Cavall Fort has been, for fifty-three years, the most important, influential, and beloved comics magazine published in Catalan, and a major source of great graphic design and thoughtful illustration in Spanish comics overall. That it’s aimed at children and teenagers, after the model of Franco-Belgian weeklies like Spirou, Tintin, and Pilote, is no strike against it — in fact it smuggled classic Franco-Belgian cartoonists like Hergé, Franquin, Peyo, Morris, Uderzo, Tillieux, Fred, and Greg into Spain decades before they would be translated into Castilian Spanish. The above ten covers were chosen, not quite at random, from the first four hundred issues, or roughly twenty years, under the editorial direction of the magazine’s founder Josep Tremoleda. Their beauty, originality, and eclectic design sense was a hallmark of Cavall Fort between 1961 and 1979, the sort of painterly cartooning associated in the US primarily with sophisticated outlets like the New Yorker.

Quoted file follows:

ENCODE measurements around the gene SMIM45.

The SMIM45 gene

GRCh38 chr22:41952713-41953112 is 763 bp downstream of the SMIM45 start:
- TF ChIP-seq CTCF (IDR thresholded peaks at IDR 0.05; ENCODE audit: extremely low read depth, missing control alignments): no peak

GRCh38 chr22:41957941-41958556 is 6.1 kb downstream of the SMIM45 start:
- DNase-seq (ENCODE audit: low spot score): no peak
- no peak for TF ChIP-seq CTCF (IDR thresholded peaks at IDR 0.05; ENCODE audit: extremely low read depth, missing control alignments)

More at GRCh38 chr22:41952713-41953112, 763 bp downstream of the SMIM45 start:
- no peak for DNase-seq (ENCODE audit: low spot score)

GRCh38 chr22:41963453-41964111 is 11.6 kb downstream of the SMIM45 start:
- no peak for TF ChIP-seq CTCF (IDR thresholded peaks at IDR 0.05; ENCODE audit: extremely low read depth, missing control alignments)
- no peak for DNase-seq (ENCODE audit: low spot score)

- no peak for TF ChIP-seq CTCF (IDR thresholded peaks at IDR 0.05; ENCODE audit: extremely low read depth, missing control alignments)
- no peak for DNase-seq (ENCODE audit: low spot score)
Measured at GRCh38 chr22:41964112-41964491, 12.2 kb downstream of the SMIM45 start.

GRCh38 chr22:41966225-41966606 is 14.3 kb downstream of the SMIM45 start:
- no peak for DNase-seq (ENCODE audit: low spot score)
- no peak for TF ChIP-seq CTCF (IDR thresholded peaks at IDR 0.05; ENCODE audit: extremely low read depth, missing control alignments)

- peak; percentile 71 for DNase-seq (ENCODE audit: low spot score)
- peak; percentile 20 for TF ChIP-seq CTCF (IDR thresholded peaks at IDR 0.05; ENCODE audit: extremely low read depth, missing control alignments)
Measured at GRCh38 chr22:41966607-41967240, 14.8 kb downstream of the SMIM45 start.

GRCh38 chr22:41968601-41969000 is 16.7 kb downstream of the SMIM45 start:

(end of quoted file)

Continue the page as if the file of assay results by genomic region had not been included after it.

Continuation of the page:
It’s a mark of how respected Cavall Fort was that the third image above is by Joan Miró. The others I can identify are Josep Maria Madorell (2), Josep Maria Subirachs (5), Cesc (6), and Picanyol (9). All of them were taken from this glorious page cataloging most of the magazine’s run. I could easily have posted another couple dozen from the era, and many more from after, and maybe I will; none of this, after all, is #spanish comics in the 80s.